As 2014’s Matterhorn Ultraks comes to a close, it’s worth taking a look back at a remarkable story behind the scenes from last year, involving Jim Maddock from Run the Alps. We thought you’d enjoy this story of what happens when you have one of those days, when everything falls beautifully in to place.
This is a story about a friend from my town of Randolph, New Hampshire. But, really, it’s a story about what I think of as one of those rare, fleeting moments in life when everything aligns perfectly, and the results are nothing short of ecstatic. It’s also a story about the remarkable things that can happen when you’re not looking.
Not many folks have heard about Randolph, New Hampshire. It’s no Boulder, Moab, or Flagstaff. The population is 310. We have Lowe’s general store, the Grand View Motel, a town hall and a library. Every year, thousands of drivers cruise through at 65 mph on US Route 2. Few of them even know there’s a town there, hidden in the forest. An area hiking guide calls Randolph, “A mountain hamlet.”
But those few who live here, love it. Randolph has over 100 miles of trails in town, a 10,000-acre community forest, and some of the most rugged mountain terrain in the country right as its front yard, where the town’s southern border meets Mounts Adams and Madison in the Northern Presidential Range of the White Mountains. To the north, twenty miles of forest stretch to the next road crossing, in a swath of land called the Great North Woods.
Randolph also has the Maddock family, the most active genetically-related collection of people I’ve ever met. There’s Kathy and Jenna, both nationally-ranked ski racers. There’s Jamie, the Delta pilot who cranks out century bike rides between hops on Airbus’ A320. There’s octogenarian Steve with his two new knees, cranking through New Hampshire’s 48, 4000-footers when many people his age are fighting to stay on the sunny side of the earth. For decades, their family vacations were spent ticking off run-hikes of the 23 mile-long Presidential Range traverse, including fabled Mount Washington, the “Home of the World’s Worst Weather.” When Jamie shows up in town, my phone usually rings. “Hey, what are you doing?” a breathless voice cuts to the chase. “Wanna go for a run?”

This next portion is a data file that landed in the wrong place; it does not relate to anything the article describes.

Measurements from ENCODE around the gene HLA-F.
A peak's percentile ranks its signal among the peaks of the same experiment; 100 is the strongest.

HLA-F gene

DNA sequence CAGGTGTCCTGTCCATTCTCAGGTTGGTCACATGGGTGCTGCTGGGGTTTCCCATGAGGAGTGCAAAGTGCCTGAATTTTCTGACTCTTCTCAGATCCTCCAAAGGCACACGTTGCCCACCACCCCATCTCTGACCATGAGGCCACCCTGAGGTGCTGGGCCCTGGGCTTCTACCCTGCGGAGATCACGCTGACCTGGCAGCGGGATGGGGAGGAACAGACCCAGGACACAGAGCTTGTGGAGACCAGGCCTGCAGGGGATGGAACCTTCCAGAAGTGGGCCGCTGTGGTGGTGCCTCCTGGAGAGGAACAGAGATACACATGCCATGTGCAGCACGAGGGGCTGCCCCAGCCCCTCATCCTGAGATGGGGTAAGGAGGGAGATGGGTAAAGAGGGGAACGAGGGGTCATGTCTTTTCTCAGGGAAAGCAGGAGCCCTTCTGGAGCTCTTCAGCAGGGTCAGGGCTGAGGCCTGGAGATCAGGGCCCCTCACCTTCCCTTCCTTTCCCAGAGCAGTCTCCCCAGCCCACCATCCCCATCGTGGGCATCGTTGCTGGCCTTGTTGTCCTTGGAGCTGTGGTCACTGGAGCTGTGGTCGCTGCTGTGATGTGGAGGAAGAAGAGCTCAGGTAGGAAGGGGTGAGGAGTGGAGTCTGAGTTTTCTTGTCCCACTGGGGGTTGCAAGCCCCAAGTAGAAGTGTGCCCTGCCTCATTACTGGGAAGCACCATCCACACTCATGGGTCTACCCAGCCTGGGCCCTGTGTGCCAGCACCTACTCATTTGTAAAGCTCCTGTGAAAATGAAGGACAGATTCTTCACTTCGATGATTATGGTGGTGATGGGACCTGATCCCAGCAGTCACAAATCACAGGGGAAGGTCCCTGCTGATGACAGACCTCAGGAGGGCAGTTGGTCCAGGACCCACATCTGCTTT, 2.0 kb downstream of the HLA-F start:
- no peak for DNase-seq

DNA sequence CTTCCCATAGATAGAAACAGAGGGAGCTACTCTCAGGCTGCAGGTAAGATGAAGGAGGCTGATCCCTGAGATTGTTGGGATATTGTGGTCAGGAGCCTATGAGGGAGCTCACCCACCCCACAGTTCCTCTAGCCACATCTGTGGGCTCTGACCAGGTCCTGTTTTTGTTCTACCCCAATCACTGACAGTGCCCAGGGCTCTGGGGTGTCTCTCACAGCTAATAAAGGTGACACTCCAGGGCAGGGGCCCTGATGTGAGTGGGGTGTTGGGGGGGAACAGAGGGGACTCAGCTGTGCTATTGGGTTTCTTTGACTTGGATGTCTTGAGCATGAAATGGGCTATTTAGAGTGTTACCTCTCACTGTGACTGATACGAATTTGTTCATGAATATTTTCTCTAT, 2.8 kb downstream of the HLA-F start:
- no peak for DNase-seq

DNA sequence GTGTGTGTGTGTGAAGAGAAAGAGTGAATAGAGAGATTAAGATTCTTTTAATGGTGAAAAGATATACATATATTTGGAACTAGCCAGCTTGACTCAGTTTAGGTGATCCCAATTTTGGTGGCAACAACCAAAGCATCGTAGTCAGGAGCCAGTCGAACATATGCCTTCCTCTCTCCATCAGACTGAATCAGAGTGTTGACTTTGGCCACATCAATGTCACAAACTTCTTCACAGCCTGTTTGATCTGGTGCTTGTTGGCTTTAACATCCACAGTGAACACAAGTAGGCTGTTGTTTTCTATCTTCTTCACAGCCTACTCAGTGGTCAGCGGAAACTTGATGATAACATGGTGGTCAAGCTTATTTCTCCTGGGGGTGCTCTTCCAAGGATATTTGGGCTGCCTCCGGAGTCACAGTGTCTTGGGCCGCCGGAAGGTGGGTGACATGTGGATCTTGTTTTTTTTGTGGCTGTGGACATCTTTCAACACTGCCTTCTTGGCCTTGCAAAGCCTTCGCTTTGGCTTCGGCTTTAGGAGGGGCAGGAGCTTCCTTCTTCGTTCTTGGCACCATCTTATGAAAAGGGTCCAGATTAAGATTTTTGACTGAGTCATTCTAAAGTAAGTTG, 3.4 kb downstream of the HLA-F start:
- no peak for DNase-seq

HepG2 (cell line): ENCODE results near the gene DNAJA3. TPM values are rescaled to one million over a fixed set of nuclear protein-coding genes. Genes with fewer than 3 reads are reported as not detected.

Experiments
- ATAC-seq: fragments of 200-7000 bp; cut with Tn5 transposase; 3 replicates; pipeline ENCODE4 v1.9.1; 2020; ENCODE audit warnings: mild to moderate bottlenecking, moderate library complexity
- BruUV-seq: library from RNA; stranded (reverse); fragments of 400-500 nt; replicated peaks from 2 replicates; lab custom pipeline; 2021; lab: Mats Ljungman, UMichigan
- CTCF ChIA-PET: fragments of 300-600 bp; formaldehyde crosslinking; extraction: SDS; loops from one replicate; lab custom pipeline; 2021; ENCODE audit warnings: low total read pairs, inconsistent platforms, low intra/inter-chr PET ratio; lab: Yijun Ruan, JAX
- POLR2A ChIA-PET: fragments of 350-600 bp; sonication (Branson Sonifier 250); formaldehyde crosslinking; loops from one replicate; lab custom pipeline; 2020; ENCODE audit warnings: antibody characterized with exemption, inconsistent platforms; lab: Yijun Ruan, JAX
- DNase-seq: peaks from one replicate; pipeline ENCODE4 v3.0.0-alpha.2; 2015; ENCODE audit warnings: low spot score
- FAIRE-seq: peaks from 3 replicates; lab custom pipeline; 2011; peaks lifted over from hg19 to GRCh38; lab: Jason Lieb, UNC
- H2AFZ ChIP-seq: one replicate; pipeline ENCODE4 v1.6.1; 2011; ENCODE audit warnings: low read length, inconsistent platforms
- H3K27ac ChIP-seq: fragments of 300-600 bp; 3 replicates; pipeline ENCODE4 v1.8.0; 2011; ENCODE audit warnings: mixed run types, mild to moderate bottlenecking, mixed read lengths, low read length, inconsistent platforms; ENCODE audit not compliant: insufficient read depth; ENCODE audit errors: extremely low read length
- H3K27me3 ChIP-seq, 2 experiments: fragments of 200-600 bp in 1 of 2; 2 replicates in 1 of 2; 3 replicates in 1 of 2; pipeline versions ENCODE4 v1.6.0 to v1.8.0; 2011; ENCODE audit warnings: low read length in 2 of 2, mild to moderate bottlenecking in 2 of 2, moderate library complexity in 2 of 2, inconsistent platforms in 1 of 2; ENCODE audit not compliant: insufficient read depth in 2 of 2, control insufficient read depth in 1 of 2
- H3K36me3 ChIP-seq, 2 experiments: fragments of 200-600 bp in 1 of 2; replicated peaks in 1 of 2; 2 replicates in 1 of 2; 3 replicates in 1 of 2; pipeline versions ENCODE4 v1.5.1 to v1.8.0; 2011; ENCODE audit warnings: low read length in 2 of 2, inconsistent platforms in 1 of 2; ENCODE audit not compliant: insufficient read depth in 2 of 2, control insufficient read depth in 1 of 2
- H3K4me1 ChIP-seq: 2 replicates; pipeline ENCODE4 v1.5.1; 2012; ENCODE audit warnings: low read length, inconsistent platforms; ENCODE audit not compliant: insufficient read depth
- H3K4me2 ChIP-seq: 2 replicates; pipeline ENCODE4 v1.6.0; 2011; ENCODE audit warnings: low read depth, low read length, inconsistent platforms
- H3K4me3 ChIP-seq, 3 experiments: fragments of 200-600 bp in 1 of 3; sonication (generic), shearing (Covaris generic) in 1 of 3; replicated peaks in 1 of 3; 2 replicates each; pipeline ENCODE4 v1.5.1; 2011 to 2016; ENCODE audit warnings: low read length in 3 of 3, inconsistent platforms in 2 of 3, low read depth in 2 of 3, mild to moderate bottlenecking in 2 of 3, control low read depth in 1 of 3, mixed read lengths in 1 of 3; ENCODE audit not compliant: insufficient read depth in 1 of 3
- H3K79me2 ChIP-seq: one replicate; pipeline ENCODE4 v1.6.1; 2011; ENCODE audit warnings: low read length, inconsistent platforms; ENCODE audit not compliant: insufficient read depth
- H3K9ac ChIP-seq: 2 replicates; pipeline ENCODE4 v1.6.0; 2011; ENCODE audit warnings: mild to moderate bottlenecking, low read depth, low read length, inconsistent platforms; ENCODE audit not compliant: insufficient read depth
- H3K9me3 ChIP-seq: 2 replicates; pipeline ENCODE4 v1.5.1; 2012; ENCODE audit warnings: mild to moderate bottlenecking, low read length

Last summer, Jamie’s 21-year old son Jim joined me in Switzerland, as several of us trail ran our way through the Alps, searching for secret gems and expansive views, for upcoming trail running tours. It proved to be everything I could have hoped for—high huts, unique races, cloistered, ancient mountain villages, and no shortage of some of the best alpine running to be found anywhere. We found everything we had gone in search of an more. We had our adventures, the work got done, and we all returned home happy, strong, and brimming with stories.
We ran trail races, too, from world-famous classics like Sierre-Zinal to village events finishing with wine at the neighborhood mountain hut. Jim, short on time, ran a single race—the 31 km Matterhorn Ultraks, whose 46-km long big brother is part of the Sky Running series. The media spotlight was on this longer event, which featured the likes of Kilian Jornet, Emilie Forsberg, and a dozen others who go by first-name only among the mountain-ultra-trail cognoscenti.
The best story of that day, however, was hidden in the 31k. The kid from New Hampshire finished 9th in a field that included some of the world’s best runners: Emmanuel Vaudan, who once held the world record for the Vertical Kilometer. Veteran British runner Martin Cox. And six other sponsored, hardened pros, several of who are well-known ski mountaineering racers, as well.